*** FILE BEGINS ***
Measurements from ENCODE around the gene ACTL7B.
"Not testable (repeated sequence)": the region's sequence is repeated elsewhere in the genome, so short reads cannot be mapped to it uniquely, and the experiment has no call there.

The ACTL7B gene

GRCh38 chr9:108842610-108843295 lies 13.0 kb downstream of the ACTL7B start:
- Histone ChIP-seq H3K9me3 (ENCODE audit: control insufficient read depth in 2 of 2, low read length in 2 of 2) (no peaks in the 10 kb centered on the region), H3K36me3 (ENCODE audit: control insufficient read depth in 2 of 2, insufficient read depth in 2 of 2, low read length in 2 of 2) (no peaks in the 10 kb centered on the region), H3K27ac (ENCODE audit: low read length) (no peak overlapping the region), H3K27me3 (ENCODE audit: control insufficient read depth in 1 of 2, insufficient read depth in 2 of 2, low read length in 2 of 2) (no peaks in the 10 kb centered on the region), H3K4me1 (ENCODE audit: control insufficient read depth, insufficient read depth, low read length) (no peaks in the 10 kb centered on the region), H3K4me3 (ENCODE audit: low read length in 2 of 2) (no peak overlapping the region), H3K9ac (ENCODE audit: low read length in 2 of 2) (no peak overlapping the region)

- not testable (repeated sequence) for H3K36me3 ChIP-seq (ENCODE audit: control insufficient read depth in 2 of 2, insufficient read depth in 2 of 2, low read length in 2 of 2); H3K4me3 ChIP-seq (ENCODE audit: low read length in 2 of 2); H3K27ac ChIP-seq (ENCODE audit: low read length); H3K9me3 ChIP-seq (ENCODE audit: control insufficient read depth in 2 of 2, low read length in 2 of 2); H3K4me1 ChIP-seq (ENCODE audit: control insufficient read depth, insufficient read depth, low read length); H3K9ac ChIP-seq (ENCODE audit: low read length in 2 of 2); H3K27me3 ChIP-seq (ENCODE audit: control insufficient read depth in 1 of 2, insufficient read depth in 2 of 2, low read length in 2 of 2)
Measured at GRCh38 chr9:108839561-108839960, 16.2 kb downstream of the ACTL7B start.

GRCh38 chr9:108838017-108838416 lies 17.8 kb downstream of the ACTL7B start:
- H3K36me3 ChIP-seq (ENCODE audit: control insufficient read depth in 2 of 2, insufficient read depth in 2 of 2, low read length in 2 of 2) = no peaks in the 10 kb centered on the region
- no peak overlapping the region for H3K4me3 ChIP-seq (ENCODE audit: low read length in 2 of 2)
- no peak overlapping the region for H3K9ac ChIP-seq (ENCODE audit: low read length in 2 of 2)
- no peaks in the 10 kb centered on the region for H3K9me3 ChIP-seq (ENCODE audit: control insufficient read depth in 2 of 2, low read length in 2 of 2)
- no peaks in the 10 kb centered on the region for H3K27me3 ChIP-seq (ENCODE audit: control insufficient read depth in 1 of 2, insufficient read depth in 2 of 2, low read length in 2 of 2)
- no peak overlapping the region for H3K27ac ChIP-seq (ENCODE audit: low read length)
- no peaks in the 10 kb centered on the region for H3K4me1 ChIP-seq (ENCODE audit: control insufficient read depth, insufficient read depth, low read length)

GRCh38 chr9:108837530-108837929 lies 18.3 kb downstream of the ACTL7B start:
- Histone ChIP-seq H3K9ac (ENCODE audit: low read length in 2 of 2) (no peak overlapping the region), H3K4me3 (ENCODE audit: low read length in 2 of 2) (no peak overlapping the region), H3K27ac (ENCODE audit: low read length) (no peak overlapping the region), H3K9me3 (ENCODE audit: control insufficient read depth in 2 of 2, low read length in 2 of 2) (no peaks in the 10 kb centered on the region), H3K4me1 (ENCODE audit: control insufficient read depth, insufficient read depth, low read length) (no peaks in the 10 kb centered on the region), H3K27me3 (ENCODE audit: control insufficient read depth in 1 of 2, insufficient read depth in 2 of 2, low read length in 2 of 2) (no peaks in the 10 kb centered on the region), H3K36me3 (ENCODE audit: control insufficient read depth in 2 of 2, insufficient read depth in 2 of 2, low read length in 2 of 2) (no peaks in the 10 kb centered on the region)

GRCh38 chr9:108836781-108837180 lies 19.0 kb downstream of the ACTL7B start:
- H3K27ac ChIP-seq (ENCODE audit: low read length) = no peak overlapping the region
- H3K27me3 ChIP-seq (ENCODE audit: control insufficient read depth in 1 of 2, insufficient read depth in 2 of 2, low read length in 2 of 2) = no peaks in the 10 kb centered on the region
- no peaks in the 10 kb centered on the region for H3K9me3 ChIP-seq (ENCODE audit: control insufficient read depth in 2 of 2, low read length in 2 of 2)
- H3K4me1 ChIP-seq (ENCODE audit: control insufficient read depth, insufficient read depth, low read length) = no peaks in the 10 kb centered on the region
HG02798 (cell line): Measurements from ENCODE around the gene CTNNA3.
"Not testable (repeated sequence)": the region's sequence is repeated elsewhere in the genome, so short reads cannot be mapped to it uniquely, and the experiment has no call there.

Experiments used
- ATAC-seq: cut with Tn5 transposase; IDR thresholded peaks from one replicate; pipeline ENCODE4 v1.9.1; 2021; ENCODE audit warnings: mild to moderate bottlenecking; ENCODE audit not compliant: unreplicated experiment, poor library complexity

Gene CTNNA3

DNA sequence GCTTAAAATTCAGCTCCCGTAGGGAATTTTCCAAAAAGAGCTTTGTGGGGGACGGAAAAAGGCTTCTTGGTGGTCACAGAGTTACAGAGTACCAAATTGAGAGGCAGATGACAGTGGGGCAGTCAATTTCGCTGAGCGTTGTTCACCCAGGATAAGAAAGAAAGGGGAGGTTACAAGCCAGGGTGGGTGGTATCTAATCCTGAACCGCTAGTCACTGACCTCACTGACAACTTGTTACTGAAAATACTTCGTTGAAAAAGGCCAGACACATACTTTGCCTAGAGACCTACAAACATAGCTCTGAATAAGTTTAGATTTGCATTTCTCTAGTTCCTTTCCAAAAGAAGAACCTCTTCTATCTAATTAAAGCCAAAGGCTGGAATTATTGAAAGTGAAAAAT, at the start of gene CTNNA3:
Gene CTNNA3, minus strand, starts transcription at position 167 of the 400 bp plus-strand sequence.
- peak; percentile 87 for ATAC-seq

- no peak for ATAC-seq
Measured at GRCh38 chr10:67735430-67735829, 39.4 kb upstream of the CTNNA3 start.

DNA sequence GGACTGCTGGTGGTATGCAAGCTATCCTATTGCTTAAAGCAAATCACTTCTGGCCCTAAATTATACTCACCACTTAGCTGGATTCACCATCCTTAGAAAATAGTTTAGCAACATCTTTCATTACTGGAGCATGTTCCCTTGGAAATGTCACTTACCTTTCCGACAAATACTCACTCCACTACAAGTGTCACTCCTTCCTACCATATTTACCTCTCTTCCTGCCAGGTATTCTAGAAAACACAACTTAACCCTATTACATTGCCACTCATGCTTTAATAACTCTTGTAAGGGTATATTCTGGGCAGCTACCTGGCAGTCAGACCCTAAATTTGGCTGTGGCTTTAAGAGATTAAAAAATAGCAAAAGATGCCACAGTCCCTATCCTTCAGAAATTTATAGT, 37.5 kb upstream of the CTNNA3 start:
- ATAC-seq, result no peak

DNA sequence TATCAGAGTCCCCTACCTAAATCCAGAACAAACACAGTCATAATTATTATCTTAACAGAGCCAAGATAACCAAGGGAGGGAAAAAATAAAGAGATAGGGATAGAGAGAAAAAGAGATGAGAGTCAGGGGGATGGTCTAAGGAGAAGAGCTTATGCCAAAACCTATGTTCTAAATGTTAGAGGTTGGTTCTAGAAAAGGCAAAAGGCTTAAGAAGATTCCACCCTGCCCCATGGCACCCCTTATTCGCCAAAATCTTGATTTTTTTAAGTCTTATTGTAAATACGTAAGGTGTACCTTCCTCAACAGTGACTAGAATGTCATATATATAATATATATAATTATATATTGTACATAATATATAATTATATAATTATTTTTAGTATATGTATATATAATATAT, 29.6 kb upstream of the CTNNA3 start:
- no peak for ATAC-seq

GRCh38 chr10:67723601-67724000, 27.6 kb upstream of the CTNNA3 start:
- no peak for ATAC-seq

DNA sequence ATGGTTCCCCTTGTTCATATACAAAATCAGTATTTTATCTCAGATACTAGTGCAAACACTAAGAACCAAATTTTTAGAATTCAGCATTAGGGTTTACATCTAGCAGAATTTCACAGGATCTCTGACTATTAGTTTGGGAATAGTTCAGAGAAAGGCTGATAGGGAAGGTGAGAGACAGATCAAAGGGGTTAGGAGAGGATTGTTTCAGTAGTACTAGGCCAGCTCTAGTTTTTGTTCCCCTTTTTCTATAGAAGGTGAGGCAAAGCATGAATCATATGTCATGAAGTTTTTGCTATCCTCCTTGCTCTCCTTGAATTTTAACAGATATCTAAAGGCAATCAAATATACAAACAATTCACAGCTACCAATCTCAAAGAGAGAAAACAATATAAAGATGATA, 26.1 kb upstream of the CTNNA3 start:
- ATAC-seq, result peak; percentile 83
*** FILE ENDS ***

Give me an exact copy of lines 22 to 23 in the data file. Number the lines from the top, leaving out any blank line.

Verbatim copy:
- H3K4me1 ChIP-seq (ENCODE audit: control insufficient read depth, insufficient read depth, low read length) = no peaks in the 10 kb centered on the region
HG02798 (cell line): Measurements from ENCODE around the gene CTNNA3.